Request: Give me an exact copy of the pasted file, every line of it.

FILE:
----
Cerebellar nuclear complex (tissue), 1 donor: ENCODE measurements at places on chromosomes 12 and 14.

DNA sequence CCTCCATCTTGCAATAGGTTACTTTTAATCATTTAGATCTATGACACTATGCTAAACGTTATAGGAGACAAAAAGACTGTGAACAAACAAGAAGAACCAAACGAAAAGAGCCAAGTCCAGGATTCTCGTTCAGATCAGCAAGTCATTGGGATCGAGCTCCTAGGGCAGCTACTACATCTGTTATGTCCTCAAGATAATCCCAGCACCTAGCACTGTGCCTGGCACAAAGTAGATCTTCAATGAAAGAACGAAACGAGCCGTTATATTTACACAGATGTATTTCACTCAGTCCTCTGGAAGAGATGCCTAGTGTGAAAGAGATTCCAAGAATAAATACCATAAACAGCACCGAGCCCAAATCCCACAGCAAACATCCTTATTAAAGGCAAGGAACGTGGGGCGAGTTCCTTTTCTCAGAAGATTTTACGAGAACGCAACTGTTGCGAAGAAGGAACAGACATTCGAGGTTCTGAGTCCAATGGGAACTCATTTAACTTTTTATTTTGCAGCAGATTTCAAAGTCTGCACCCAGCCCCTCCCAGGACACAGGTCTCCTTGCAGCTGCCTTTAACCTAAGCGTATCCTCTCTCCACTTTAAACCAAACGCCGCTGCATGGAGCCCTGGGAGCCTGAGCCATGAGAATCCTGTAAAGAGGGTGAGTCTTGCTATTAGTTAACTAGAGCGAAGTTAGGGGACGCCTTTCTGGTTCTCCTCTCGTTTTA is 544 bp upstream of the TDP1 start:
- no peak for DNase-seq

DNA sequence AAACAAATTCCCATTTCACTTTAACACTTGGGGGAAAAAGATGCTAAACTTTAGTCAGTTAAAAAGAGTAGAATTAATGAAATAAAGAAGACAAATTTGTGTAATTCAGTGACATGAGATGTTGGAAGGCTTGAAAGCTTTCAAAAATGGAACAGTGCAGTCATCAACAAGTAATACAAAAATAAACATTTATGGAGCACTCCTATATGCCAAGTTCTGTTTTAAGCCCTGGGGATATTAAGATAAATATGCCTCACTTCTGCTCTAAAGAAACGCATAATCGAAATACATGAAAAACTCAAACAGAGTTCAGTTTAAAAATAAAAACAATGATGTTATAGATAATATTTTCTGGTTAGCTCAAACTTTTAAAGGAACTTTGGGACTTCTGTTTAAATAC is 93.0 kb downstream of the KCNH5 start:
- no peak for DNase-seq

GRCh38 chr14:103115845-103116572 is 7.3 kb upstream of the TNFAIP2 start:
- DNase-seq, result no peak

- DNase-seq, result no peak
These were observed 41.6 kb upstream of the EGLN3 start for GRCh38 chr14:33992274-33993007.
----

Cerebellar nuclear complex (tissue), 1 donor: ENCODE measurements at places on chromosomes 12 and 14.

DNA sequence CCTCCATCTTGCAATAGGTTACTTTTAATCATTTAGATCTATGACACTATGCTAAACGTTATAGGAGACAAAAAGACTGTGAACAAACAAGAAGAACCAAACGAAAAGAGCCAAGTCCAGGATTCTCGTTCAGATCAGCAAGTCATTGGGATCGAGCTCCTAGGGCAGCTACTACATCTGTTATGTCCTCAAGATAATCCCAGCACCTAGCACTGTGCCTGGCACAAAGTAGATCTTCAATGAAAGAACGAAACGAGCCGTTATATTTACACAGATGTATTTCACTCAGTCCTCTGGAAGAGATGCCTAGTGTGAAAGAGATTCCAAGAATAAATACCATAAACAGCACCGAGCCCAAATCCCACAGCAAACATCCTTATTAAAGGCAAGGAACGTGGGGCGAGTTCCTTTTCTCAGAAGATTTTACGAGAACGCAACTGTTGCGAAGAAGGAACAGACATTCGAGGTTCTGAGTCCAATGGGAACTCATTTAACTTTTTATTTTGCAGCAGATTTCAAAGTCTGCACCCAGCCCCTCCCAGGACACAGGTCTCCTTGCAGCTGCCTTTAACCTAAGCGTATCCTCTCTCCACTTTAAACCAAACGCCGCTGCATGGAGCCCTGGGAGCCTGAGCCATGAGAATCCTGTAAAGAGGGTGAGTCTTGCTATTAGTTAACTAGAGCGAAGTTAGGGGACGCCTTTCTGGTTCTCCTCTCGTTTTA is 544 bp upstream of the TDP1 start:
- no peak for DNase-seq

DNA sequence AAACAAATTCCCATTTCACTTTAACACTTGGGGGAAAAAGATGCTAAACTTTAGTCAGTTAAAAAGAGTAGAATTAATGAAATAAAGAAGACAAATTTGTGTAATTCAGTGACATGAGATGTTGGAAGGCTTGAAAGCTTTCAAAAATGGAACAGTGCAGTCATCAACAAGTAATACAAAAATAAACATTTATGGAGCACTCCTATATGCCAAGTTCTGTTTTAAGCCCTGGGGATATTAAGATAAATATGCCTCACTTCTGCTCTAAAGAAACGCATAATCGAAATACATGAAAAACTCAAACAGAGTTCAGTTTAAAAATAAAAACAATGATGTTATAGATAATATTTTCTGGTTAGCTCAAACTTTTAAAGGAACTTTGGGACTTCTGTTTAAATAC is 93.0 kb downstream of the KCNH5 start:
- no peak for DNase-seq

GRCh38 chr14:103115845-103116572 is 7.3 kb upstream of the TNFAIP2 start:
- DNase-seq, result no peak

- DNase-seq, result no peak
These were observed 41.6 kb upstream of the EGLN3 start for GRCh38 chr14:33992274-33993007.